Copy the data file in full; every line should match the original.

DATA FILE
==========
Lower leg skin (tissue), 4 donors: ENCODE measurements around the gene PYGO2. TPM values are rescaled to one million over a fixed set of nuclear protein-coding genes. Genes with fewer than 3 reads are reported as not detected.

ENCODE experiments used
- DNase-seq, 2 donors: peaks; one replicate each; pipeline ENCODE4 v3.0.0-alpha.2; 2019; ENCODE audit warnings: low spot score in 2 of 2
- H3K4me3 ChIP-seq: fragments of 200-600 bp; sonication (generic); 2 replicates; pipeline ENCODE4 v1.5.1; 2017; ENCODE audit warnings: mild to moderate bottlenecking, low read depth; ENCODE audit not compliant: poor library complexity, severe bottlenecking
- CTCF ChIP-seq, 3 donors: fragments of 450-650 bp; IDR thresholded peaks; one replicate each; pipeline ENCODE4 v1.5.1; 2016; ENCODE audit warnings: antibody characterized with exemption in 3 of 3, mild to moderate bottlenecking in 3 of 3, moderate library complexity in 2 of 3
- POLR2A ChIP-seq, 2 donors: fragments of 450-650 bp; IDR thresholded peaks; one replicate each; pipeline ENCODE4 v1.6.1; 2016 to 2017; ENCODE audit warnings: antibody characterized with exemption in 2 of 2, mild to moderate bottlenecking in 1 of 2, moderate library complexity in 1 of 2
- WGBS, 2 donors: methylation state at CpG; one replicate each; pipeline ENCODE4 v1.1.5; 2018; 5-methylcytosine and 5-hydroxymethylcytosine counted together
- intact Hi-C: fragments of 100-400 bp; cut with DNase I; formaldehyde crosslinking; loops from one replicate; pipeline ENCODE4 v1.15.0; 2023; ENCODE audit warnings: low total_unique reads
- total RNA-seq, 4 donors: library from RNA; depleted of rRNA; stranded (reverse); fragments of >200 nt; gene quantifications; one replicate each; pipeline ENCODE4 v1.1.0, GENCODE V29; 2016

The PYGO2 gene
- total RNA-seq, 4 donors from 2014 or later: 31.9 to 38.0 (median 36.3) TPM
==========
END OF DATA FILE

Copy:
Lower leg skin (tissue), 4 donors: ENCODE measurements around the gene PYGO2. TPM values are rescaled to one million over a fixed set of nuclear protein-coding genes. Genes with fewer than 3 reads are reported as not detected.

ENCODE experiments used
- DNase-seq, 2 donors: peaks; one replicate each; pipeline ENCODE4 v3.0.0-alpha.2; 2019; ENCODE audit warnings: low spot score in 2 of 2
- H3K4me3 ChIP-seq: fragments of 200-600 bp; sonication (generic); 2 replicates; pipeline ENCODE4 v1.5.1; 2017; ENCODE audit warnings: mild to moderate bottlenecking, low read depth; ENCODE audit not compliant: poor library complexity, severe bottlenecking
- CTCF ChIP-seq, 3 donors: fragments of 450-650 bp; IDR thresholded peaks; one replicate each; pipeline ENCODE4 v1.5.1; 2016; ENCODE audit warnings: antibody characterized with exemption in 3 of 3, mild to moderate bottlenecking in 3 of 3, moderate library complexity in 2 of 3
- POLR2A ChIP-seq, 2 donors: fragments of 450-650 bp; IDR thresholded peaks; one replicate each; pipeline ENCODE4 v1.6.1; 2016 to 2017; ENCODE audit warnings: antibody characterized with exemption in 2 of 2, mild to moderate bottlenecking in 1 of 2, moderate library complexity in 1 of 2
- WGBS, 2 donors: methylation state at CpG; one replicate each; pipeline ENCODE4 v1.1.5; 2018; 5-methylcytosine and 5-hydroxymethylcytosine counted together
- intact Hi-C: fragments of 100-400 bp; cut with DNase I; formaldehyde crosslinking; loops from one replicate; pipeline ENCODE4 v1.15.0; 2023; ENCODE audit warnings: low total_unique reads
- total RNA-seq, 4 donors: library from RNA; depleted of rRNA; stranded (reverse); fragments of >200 nt; gene quantifications; one replicate each; pipeline ENCODE4 v1.1.0, GENCODE V29; 2016

The PYGO2 gene
- total RNA-seq, 4 donors from 2014 or later: 31.9 to 38.0 (median 36.3) TPM